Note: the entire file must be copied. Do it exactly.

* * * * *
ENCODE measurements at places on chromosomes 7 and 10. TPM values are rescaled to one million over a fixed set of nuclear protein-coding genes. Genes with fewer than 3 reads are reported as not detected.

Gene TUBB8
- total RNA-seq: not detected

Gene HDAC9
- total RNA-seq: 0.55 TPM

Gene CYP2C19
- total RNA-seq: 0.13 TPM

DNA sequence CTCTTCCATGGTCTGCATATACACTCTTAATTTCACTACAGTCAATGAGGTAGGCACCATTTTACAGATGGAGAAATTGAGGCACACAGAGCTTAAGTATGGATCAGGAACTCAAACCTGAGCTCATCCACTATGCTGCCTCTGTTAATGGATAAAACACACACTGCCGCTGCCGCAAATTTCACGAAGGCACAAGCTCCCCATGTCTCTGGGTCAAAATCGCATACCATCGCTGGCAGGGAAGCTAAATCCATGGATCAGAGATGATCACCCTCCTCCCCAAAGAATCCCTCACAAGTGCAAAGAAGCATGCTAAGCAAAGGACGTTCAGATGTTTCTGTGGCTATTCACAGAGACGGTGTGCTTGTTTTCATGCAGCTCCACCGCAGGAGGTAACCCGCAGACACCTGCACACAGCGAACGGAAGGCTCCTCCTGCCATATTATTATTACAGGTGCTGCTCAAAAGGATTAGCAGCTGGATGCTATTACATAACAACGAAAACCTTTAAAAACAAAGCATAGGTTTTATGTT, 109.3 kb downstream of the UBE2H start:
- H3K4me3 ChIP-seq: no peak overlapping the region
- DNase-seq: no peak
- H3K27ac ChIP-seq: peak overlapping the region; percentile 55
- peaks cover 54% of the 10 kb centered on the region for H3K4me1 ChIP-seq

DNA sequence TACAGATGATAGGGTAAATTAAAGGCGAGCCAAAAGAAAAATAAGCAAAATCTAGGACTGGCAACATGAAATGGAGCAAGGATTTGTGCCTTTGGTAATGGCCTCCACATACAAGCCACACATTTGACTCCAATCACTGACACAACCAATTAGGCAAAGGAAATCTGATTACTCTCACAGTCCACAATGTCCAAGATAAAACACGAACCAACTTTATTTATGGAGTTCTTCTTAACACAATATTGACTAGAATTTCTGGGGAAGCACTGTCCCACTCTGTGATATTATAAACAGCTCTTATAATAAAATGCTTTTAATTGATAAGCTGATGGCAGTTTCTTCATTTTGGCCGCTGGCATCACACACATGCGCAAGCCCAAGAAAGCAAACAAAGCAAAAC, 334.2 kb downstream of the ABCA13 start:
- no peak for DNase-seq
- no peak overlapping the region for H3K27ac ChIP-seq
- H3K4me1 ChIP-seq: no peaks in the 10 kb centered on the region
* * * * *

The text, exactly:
ENCODE measurements at places on chromosomes 7 and 10. TPM values are rescaled to one million over a fixed set of nuclear protein-coding genes. Genes with fewer than 3 reads are reported as not detected.

Gene TUBB8
- total RNA-seq: not detected

Gene HDAC9
- total RNA-seq: 0.55 TPM

Gene CYP2C19
- total RNA-seq: 0.13 TPM

DNA sequence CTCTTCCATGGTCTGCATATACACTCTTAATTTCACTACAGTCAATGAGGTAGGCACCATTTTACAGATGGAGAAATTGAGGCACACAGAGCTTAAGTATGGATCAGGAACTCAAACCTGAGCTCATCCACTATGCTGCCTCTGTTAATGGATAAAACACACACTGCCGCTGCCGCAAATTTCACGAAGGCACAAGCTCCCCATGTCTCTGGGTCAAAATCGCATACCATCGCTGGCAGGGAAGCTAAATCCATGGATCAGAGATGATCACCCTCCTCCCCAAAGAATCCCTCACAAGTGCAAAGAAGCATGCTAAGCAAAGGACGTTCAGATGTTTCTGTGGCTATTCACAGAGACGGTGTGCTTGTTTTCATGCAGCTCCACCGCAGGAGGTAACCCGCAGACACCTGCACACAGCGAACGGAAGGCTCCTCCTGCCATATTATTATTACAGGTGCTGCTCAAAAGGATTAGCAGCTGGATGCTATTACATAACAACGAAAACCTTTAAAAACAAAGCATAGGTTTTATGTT, 109.3 kb downstream of the UBE2H start:
- H3K4me3 ChIP-seq: no peak overlapping the region
- DNase-seq: no peak
- H3K27ac ChIP-seq: peak overlapping the region; percentile 55
- peaks cover 54% of the 10 kb centered on the region for H3K4me1 ChIP-seq

DNA sequence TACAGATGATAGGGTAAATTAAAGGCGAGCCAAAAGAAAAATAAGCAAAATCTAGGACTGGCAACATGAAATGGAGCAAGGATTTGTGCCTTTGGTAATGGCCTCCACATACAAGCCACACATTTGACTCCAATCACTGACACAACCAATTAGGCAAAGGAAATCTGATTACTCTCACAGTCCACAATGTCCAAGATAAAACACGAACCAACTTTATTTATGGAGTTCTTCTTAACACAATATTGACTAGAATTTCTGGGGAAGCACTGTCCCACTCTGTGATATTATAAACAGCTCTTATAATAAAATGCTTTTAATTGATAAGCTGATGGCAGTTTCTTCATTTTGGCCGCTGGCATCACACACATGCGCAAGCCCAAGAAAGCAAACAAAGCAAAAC, 334.2 kb downstream of the ABCA13 start:
- no peak for DNase-seq
- no peak overlapping the region for H3K27ac ChIP-seq
- H3K4me1 ChIP-seq: no peaks in the 10 kb centered on the region